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Copper Supplements (Systemic)

This monograph includes information on the following:

1) Copper Gluconate 
2) Cupric Sulfate 

VA CLASSIFICATION
Primary: TN499

Commonly used brand name(s): Cupri-Pak2.

Note: For a listing of dosage forms and brand names by country availability, see Dosage Forms section(s).

Not commercially available in Canada.



Category:


Nutritional supplement (mineral)—

Indications

Accepted

Copper deficiency (prophylaxis and treatment){01}—Copper supplements are indicated in the prevention and treatment of copper deficiency, which may result from inadequate nutrition or intestinal malabsorption, but does not occur in healthy individuals receiving an adequate balanced diet. For prophylaxis of copper deficiency, dietary improvement, rather than supplementation, is advisable. For treatment of copper deficiency, supplementation is preferred. {29}
—Deficiency of copper may lead to hypochromic and microcytic anemias, neutropenia, and bone demineralization. {03} {04} {05} {13} {19}
—Recommended intakes may be increased and/or supplementation may be necessary in the following persons or conditions (based on documented copper deficiency):

• Burns {05}


• Gastrectomy


• Infants—premature {04} {05} {13}


• Intestinal diseases—celiac {04}, diarrhea {03} {04}, sprue {03} {04}


• Malabsorption syndromes associated with pancreatic insufficiency—cystic fibrosis {10}


• Malnutrition, especially protein {03} {04}


• Renal disease—nephrotic syndrome {03} {04}


• Stress, prolonged {05}

—Some unusual diets (e.g., reducing diets that drastically restrict food selection) may not supply minimum daily requirements of copper. Supplementation may be necessary in patients receiving total parenteral nutrition (TPN) {04} {05} {09} or undergoing rapid weight loss or in those with malnutrition, because of inadequate dietary intake.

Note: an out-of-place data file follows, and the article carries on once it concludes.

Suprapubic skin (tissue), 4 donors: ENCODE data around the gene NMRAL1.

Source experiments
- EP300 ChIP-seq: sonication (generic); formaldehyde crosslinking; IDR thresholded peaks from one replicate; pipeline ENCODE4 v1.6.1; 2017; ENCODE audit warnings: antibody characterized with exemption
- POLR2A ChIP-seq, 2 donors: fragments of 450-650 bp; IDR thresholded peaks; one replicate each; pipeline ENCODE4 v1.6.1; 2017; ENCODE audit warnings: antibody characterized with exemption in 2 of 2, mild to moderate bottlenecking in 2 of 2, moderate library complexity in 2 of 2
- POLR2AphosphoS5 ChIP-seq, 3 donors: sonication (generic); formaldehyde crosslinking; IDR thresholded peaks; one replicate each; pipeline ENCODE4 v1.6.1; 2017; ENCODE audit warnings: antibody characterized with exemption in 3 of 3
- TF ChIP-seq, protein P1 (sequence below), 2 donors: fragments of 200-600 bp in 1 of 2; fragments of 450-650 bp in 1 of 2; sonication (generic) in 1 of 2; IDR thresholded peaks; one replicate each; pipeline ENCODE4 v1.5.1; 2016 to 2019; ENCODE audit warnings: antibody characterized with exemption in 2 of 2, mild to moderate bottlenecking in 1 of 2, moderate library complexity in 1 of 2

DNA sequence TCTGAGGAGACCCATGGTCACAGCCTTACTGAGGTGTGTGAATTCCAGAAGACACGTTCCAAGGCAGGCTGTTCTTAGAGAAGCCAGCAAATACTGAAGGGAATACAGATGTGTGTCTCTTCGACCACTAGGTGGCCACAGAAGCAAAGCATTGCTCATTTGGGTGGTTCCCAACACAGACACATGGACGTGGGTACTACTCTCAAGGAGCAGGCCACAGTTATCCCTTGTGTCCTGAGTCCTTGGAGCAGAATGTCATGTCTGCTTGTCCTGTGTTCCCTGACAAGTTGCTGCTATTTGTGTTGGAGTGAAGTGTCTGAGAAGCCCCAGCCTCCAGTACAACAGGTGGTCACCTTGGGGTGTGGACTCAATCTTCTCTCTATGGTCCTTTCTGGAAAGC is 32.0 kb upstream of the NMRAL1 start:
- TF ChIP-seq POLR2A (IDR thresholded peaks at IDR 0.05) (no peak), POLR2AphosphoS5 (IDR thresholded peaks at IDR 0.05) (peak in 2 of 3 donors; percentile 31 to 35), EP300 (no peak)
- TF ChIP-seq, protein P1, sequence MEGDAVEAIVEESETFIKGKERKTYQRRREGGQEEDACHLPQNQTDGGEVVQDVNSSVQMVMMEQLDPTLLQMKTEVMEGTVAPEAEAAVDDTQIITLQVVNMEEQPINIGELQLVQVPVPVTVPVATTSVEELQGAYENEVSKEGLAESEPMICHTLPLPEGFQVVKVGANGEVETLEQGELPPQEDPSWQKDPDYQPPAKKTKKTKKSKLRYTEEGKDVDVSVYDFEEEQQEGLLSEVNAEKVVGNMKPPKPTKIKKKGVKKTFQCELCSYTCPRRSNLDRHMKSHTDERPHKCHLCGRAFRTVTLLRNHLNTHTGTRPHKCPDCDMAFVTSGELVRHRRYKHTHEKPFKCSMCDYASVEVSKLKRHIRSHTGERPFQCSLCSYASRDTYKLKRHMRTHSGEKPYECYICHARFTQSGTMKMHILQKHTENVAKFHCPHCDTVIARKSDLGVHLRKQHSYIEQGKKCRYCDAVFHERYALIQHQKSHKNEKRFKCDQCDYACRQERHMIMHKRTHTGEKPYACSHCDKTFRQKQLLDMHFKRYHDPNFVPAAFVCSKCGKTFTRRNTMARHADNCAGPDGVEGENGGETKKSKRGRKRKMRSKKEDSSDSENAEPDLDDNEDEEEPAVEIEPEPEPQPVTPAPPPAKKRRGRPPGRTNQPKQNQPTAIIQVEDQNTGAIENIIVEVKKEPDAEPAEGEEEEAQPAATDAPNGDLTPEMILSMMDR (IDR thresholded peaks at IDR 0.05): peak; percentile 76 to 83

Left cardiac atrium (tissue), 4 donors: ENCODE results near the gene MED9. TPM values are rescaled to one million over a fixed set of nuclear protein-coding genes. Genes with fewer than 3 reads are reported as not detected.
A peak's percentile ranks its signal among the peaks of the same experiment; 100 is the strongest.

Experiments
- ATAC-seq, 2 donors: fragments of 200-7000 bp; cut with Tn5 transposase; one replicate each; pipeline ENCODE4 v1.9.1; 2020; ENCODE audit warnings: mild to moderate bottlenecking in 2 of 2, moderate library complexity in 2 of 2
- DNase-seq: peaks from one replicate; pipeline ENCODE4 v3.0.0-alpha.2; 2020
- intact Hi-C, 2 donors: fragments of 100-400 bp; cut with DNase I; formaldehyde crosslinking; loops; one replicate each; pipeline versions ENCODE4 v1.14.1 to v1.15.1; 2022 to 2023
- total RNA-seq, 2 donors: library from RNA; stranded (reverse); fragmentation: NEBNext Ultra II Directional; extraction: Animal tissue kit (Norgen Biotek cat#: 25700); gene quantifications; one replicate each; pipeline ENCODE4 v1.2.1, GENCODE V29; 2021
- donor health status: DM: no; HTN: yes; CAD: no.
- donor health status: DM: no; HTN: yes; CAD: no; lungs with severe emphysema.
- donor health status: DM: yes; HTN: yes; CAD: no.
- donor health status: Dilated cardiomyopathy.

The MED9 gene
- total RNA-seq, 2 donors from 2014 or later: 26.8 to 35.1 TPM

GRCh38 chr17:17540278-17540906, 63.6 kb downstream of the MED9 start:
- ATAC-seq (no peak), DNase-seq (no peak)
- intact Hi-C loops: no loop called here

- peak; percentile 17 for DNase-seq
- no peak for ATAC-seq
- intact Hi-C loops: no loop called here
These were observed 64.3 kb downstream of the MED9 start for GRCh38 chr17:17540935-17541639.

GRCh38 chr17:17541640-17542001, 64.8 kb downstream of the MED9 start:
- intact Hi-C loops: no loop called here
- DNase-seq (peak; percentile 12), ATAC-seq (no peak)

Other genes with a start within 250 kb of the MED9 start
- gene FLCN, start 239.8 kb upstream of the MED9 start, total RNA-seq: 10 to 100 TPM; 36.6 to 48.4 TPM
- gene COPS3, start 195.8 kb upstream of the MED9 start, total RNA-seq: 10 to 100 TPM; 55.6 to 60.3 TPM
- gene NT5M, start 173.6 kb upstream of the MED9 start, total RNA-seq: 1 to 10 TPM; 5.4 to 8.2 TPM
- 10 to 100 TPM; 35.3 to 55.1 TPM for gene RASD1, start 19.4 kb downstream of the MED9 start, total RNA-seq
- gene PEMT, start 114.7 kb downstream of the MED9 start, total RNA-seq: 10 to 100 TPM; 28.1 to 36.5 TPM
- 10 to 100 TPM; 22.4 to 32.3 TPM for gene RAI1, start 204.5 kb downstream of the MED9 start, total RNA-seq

—Recommended intakes may be increased by the following: penicillamine, trientine, oral zinc supplements.

Unaccepted
Copper supplements should not be used as emetics, as death has been reported.

A potential role for copper supplements in the treatment of rheumatoid arthritis and psoriasis has not been proven. {29}


Pharmacology/Pharmacokinetics

Physicochemical characteristics:
Molecular weight—
    Copper gluconate: 453.84 {32}
    Copper sulfate: 249.7 {31}
    Elemental copper: 63.54 {05}

Mechanism of action/Effect:

Copper is necessary for the proper functioning of many metalloenzymes, including ceruloplasmin, monoamine oxidase, ferroxidase II, tyrosinase, dopamine beta-hydroxylase, and cytochrome-C-oxidase. {05} {06} Physiological functions that are copper dependent include oxidation of iron, erythro- and leukopoiesis, bone mineralization, elastin and collagen cross-linking, oxidative phosphorylation, catecholamine metabolism, melanin formation, myelin formation, glucose homeostasis, and antioxidant protection of the cell. {05} {21}

Absorption:

Approximately 40 to 60% of dietary copper is absorbed, primarily from the stomach and duodenum. {01} Copper absorption increases in copper deficiency and decreases with adequate copper status. {28} After absorption, copper is bound to the carrier protein, metallothionein {28}.

Protein binding:

Copper is 90 to 95% bound to ceruloplasmin, 1 to 2% bound to amino acids or free, and the remaining is reversibly bound to albumin. {01}


Storage

Copper is stored primarily in the liver, with small amounts found in peripheral tissues. {05}

Biotransformation:

Hepatic. {05}

Elimination:
    Primarily in bile, with small amounts eliminated in urine, sweat, and epidermal shedding. {01} {05}


Precautions to Consider

Pregnancy/Reproduction

Pregnancy—
Problems in humans have not been documented with intake of normal daily recommended amounts. However, adequate and well-controlled studies in humans have not been done.

Studies have not been done in animals.

FDA Pregnancy Category C (parenteral copper). {01}

Breast-feeding

Problems in humans have not been documented with intake of normal daily recommended amounts.

Pediatrics

Problems in pediatrics have not been documented with intake of normal daily recommended amounts.

Infusion of free amino acids of the total parenteral nutrition (TPN) solution has been reported to produce copper diuresis in infants. {05} {30}

Copper injection that contains benzyl alcohol as a preservative should not be used in newborn and immature infants. The use of benzyl alcohol in neonates has been associated with a fatal toxic syndrome consisting of metabolic acidosis and CNS, respiratory, circulatory, and renal function impairment.


Geriatrics


Problems in geriatrics have not been documented with intake of normal daily recommended amounts.

Drug interactions and/or related problems
The following drug interactions and/or related problems have been selected on the basis of their potential clinical significance (possible mechanism in parentheses where appropriate)—not necessarily inclusive (» = major clinical significance):


Note: Combinations containing any of the following, depending on the amount present, may also interact with copper supplements.